The 51% Attack is based on the premise that, as Bitcoin users, we want no one user to hold 51% of the power on the network. I believe everyone can agree that would be quite the pickle if it were to occur. When we refer to power, we are referring to processing power, which, as most people reading this should know, controls the flow of money, the ability to verify transactions, and other things.
Let’s go back a bit and review a few of these basics though. When any machine (which will be henceforth be referred to as a node) applies its processing power to mine, it is doing virtual work, attempting to find a hash which matches up to the algorithm, set at a particular difficulty. As any network grows, the amount of malicious users will too, which is the basis of our problem. If a user (we’re assuming he/she is a neutral entity at this point) controls that much power, we run a few risks.
  1. The user could have found a way in which to maximize the node’s return on investment (ROI), which generally factors in both time and power. This maximization means that the user has found a way to compute multiple hashes at once (thus attempting to take care of multiple transactions at once). This also means that said user wouldn’t receive fees for the transaction though, so the efficiency of this is questionable.
  2. The more malicious route means that the user mines empty blocks, and then refuses to process transactions while mining against only his blocks. I’m assuming (because there seems to be little I could find on the technical side of the attack, for good reason) that this involves a blockchain rewrite, and then the user targeting his/her clients to work on only those blocks which he/she modified, but as for specifics, I do not know. I will research this further and probably post a follow-up that more accurately describe what would happen during this sort of attack. If the user were to mine against just their own blocks though, and not attempt to create any new ones, the Bitcoin network would essentially stop. There is also a variant where a single user can inject a massive amount of hardware into the network quite suddenly, they can bring the production of new blocks to its knees.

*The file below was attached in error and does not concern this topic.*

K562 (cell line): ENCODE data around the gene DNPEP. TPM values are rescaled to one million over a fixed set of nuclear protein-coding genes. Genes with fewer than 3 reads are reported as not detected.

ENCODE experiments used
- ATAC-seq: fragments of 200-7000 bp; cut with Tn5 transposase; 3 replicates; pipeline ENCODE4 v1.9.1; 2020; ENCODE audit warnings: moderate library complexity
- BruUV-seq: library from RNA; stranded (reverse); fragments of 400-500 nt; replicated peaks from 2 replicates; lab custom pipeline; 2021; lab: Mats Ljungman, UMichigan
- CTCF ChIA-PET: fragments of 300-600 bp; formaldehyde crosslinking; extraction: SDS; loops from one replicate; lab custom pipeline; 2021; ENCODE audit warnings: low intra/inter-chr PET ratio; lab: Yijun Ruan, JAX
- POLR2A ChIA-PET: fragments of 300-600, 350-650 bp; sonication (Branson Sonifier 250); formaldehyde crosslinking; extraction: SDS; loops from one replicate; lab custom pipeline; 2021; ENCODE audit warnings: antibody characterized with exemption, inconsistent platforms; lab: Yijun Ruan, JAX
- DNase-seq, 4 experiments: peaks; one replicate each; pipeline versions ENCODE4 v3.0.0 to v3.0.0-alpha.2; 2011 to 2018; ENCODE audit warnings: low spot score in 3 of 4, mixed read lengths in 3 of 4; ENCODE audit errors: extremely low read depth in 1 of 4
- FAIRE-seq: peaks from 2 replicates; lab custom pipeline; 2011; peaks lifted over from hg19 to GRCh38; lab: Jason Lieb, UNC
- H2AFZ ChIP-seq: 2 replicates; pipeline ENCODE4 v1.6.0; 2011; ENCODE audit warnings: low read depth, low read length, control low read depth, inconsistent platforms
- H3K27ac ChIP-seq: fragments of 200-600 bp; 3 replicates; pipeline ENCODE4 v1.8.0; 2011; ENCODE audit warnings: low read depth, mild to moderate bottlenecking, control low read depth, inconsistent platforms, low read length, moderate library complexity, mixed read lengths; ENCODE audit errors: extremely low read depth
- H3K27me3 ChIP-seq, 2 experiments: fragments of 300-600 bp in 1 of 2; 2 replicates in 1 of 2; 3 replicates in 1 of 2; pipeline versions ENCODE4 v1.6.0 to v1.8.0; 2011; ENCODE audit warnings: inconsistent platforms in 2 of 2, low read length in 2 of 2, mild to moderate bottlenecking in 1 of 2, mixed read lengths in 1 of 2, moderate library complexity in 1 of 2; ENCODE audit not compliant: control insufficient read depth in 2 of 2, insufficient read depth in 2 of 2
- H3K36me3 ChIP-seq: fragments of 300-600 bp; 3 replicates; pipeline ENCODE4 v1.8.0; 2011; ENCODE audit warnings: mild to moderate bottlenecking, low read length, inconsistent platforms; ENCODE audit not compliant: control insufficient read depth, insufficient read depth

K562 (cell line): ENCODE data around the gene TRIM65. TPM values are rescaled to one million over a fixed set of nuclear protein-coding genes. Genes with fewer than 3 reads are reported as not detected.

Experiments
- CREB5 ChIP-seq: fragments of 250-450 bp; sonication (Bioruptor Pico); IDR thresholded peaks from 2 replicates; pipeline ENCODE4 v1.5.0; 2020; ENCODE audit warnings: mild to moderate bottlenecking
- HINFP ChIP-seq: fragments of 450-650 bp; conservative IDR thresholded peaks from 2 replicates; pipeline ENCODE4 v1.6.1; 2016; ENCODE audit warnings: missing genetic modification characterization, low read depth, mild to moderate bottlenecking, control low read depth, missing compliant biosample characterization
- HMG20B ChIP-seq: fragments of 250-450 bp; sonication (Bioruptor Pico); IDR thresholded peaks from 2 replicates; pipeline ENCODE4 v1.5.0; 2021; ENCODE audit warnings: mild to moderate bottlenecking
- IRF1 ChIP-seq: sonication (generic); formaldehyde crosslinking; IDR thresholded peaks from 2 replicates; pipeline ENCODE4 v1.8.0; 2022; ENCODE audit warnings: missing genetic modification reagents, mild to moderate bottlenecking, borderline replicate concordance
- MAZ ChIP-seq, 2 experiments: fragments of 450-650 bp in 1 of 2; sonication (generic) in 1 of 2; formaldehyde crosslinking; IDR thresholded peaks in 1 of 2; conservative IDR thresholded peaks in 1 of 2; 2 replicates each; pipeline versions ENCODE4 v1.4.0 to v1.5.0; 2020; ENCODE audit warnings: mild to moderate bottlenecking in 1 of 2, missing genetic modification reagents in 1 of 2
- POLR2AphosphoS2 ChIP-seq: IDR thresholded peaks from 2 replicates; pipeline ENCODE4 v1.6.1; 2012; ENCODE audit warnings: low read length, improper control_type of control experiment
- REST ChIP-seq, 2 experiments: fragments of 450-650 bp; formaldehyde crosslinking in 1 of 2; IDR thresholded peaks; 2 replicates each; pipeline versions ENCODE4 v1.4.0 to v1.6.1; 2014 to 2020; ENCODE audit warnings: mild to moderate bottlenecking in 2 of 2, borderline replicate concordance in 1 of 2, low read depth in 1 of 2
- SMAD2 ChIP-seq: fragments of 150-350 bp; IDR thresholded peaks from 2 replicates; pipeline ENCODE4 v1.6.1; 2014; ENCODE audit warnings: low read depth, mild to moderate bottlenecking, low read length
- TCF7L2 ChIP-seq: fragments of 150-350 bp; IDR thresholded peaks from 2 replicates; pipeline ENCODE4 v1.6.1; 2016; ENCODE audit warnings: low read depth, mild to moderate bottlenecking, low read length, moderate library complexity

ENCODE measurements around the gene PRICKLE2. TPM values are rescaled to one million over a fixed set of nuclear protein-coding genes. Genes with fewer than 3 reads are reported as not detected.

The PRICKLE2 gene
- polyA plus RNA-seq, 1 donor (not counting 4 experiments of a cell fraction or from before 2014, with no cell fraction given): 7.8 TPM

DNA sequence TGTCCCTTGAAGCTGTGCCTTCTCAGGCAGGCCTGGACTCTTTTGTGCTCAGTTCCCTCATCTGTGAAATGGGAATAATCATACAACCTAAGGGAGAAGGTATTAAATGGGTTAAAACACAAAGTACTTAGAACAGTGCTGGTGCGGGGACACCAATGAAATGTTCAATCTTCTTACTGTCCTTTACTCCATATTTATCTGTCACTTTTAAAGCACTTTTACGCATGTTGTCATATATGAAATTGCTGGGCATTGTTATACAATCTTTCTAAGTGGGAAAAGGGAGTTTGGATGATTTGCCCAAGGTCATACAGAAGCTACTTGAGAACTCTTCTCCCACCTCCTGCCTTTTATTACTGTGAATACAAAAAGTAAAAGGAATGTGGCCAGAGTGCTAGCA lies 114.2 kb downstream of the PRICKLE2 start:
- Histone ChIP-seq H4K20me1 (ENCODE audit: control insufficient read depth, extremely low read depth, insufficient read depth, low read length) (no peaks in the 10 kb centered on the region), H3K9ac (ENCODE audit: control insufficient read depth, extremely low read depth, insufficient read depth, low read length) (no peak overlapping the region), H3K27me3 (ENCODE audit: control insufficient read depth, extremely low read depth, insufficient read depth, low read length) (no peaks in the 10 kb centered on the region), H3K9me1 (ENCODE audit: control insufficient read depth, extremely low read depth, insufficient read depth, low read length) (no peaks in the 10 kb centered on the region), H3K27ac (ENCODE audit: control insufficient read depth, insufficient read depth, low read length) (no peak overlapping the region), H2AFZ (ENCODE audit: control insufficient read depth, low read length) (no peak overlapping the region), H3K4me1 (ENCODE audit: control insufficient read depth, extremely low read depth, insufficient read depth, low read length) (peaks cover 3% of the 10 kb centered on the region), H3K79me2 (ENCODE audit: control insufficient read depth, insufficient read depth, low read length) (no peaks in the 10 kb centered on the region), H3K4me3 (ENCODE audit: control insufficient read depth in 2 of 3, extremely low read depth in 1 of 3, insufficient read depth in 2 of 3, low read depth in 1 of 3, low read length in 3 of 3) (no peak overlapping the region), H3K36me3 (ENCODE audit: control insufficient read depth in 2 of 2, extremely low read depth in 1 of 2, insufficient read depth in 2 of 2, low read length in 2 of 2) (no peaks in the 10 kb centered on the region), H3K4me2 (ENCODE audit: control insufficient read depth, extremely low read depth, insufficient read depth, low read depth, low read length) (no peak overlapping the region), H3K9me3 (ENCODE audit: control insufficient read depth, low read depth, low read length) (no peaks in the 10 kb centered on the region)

3. This could also be a botnet that does not wish to deal with the hassle of constantly sending all of the current transaction information to its zombies. This would be more for coding simplicity rather than for financial gain. (This point is directly copied from Privacy Online News, as I can’t really think of a simpler way to put it). (List lovingly butchered from Privacy Online News)
The 51% Attack – The Actual Risk/Solutions
An attack of this sort would be questionably efficient, and becomes more difficult by the day, here’s why: users. Other users are constantly battling to be more efficient, as they upgrade their own nodes with new GPUs, CPUs, addons like the ones from Avalon or Butterfly Labs, and modified settings. The efficiency of an attack of this sort is questionable since the Bitcoin’s code places odd restrictions on a user who has pulled off an attack likes this, due to its failsafes, cryptography, and other features. This is a list of such limits, brought to you by the Bitcoin Wiki.
This [51% attack] allows him [the user] to:
Reverse transactions that he sends while he’s in control. This has the potential to double-spend transactions that previously had already been seen in the block chain.
Prevent some or all transactions from gaining any confirmations
Prevent some or all other miners from mining any valid blocks
The attacker can’t:
Reverse other people’s transactions
Prevent transactions from being sent at all (they’ll show as 0/unconfirmed)
Change the number of coins generated per block
Create coins out of thin air
Send coins that never belonged to him
As you can see, there are certainly some risks to a user gaining this kind of control, however the common concerns of them stealing from others, creating coins, and playing with other people’s money simply aren’t possible. It is mentioned later in the article that it is possible to change historical blocks, however the difficulty increases exponentially as you go back, and it becomes impossible past the last checkpoint. Solutions have been mentioned over time, including one (implemented by Solidcoin 2.0) that requires at least one user with a balance of at least a million Solidcoins to be working on every other block. The logic behind this is that a user with that much invested in a system would be very unwise to try to devalue a currency which he/she has so much invested in.